Possibly the "first star of the game" award, however, has to be handed out to set and costume designer Drew Facey. Stylized baroque wrought iron archways softened by floral bursts floor-to-ceiling -- perhaps the most ambitious and artful schematic scene yet seen from him whose Jessie Award prominence year after year testifies to what a unique and special talent Vancouver is proud to claim here.

Folks wanting a flavour of farce traditions as filtered through the 1950's eye of the gentle, ironic social balladeer Thornton Wilder will be inclined to stand and clap as most did on opening night. And just as Billy Bard's Taming of the Shrew remains ever-popular fare despite its hopeless antiquarian attitudes around women and their domestic "role", same with The Matchmaker. A compleat performance overall, this is a show whose second act could be put on a YouTube loop set on Repeat for days on end. 

Particulars :  Produced by Arts Club Theatre.  At Stanley Industrial Alliance Stage.  On until February 24, 2019.  Run-time 130 minutes plus intermission.  Tickets & schedule information via or by phoning 604.687.1644.  

Production team :  Ashlie Corcoran, Director.  Mishelle Cuttler, Composer and Sound Designer. Drew Facey, Set & Costume Designer.  John Webber, Lighting Designer.  Shelley Stewart Hunt, Choreographer.  Pamela Jakobs, Stage Manager.  Genevieve Fleming, Assistant Director. Angela Beaulieu, Assistant Stage Manager.  Adam Henderson, Dialect Coach.  Sara Vickruck, Assistant Sound Designer.  Karen Ydenberg, Production Dramaturg.

Performers :  Georgia Beaty (Minnie Fay).  Scott Bellis (Malachi Stack).  Daniel Doheny (Barnaby Tucker). Julie Leung (Ermengarde).  Nicola Lipman (Mrs. Dolly Levi).  Nora McLellan (Miss Flora Van Huysen).  Nadeem Phillip (Ambrose Kemper).  Tom Pickett (Joe Scanlon / Rudolph).  Ric Reid (Horace Vandergelder).  Jason Sakaki (August).  Tyrone Savage (Cornelius Hackl).  Munish Sharma (Cabman).  Deborah Williams (Cook / Gertrude). Naomi Wright (Mrs. Irene Molloy).  


Sunday, 20 January 2019

Mrs. Krishnan's Party is like none you've ever seen
(heard, smelled or tasted)
All the basic condition theatre requires is that fire last night & those costumes 
& the human voice & people gathered together.  
Sir Trevor Nunn, Director (Cats, 1981 \ Les Miserables, 1985)

Ever have a hankering to be right in the middle of a riotous Indian party? That's what awaits you at the Culture Lab where you've been invited to Zina Krishnan's little shop in New Zealand to join in celebrating Onam. It's a Hindu harvest festival that champions the circle of life, death and rebirth. Typically Zina and architect son Apu spend the time reflecting on the death of family patriarch Gobi who 20 years back was killed during a night-time burglary in the shop's larder.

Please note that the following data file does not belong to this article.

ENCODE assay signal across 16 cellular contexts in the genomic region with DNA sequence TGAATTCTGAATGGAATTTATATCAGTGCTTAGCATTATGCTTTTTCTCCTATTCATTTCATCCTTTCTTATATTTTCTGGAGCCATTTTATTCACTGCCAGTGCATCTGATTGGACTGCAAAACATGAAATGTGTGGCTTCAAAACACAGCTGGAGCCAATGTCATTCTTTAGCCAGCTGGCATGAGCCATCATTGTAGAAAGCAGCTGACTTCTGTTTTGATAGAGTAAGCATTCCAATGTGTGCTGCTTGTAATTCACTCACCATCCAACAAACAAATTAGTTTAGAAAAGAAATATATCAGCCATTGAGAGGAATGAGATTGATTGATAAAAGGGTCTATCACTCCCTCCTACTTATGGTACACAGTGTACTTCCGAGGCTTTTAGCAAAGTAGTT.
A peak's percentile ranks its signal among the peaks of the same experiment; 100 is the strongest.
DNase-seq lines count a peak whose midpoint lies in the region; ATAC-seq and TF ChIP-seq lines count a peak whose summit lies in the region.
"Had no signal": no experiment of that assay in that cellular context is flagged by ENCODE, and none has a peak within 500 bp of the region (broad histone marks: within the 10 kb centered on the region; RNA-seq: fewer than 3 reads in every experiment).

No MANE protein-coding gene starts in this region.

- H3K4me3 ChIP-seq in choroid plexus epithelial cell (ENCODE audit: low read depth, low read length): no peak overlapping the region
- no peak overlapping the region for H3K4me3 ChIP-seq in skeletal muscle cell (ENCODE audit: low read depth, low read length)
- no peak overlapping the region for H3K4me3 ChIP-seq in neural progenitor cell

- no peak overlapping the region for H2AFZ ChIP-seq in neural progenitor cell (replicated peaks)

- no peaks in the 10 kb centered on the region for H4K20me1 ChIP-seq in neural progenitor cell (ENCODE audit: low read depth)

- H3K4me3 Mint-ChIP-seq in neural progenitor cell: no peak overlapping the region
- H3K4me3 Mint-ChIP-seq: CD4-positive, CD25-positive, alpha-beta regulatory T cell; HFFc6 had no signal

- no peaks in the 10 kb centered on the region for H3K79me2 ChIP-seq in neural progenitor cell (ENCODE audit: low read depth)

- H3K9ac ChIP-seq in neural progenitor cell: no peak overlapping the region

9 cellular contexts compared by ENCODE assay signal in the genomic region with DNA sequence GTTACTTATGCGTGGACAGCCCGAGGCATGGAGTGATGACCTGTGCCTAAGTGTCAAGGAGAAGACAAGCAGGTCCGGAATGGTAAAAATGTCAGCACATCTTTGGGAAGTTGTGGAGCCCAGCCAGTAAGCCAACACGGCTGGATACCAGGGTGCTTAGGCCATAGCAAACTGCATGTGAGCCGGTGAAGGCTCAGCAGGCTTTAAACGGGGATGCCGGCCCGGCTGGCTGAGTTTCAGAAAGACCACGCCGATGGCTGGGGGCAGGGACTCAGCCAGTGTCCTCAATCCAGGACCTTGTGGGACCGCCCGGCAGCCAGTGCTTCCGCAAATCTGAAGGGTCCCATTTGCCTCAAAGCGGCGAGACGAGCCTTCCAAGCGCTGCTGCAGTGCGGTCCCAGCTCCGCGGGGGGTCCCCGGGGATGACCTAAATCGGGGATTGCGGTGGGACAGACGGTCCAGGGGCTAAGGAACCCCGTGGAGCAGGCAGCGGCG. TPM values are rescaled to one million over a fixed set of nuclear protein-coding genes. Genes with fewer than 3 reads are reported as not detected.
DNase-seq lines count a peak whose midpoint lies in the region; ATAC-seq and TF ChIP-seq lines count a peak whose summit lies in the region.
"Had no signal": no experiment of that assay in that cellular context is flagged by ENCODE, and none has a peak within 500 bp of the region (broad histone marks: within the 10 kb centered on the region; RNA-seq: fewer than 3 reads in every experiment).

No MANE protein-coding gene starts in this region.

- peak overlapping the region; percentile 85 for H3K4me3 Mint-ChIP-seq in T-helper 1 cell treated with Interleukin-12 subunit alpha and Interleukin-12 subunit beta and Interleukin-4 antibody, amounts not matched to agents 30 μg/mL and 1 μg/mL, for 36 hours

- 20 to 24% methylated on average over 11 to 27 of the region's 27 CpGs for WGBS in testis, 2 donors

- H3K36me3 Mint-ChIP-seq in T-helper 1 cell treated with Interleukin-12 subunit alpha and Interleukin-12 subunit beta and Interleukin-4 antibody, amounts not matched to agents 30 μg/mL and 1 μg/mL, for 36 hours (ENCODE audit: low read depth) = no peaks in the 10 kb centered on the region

No quiet reflective seance this year, however. Zina's university boarder James (Justin Rogers) is a wannabe DJ and partyboy with a flair. He dresses up as King Mahabali --  patron saint of Onam -- and invites the whole neighbourhood (us, the audience) to Mrs. Krishnan's "dairy", as Kiwis call corner convenience stores. At first a bit hesitant at our Surprise!, Zina shortly immerses herself (and us) in prepping the biggest Onam feast imaginable.

Mrs. Krishnan (Kalyani Nagarjan) is shocked to find the back room of her corner store filled with partygoers (the audience), all bedecked with garlands and flowers by her boarder "DJ Jimmy" (Justin Rogers).It won't take her long to get into the flavour(s) of it all, however, with a little help from the dozens of ticket-buying invited guests crowding into her space. 
Photo credit : Indian Ink Theatre Company / Ankita Singh
Seventy-five minutes of remixed Indian hip-hoppy music, laughter, improvisation and spicy South Asian food are what's on this Cultch menu.  Brought to Vancouver by the Kiwi troupe Indian Ink Theatre Company, here's what their website says about them :

Indian Ink Theatre Company is one of New Zealand’s most successful theatre companies with a reputation for “total theatre which offers humanity and psychological insight in a package of good plain laughs, luminous performances and brilliant staging” (Dominion Post, NZ).

For almost two decades Jacob Rajan and Justin Lewis have pursued their idea of the ‘Serious Laugh’- opening mouths with laughter in order to slip something serious in along with a love of mask and story. The company blends western theatrical traditions with eastern flavours and has been critically acclaimed for its use of live music, heightened theatricality, humour, pathos and great storytelling.

The dramatic hook of the piece is that both "DJ Jimmy" and Mrs. Krishnan have challenges they're facing : she is thinking of selling off the "dairy" and heading back to India, while he confronts some personal demons of his own. But not so much, not now, not before we set up to celebrate Onam and Apu coming home, thanks.

Mrs. Krishnan takes a wee bite of her kitchen creation of traditional dhal while "DJ Jimmy" watches in horror at what it all is going to taste like because of a special spice he inadvertently added to the mix. 
Photo credit : Indian Ink Theatre Company / Ankita Singh

And while Jimmy and Zina engage in charming banter, they engage the audience, too : first by asking folks to distribute colourful garlands and scarves and balloons; then by having to respond to questions about where they're from -- single, married, been-to-India type questions. Next with a bit of spontaneous and fun browbeating by Mrs. Krishnan -- feeding an Onam meal to 100 neighbours ain't easy! -- we join in to help out in the kitchen; offer up a bit of spontaneous shout-outs and chitty-chat; answer one of the actor's ubiquitous cellphones that keep tootling off.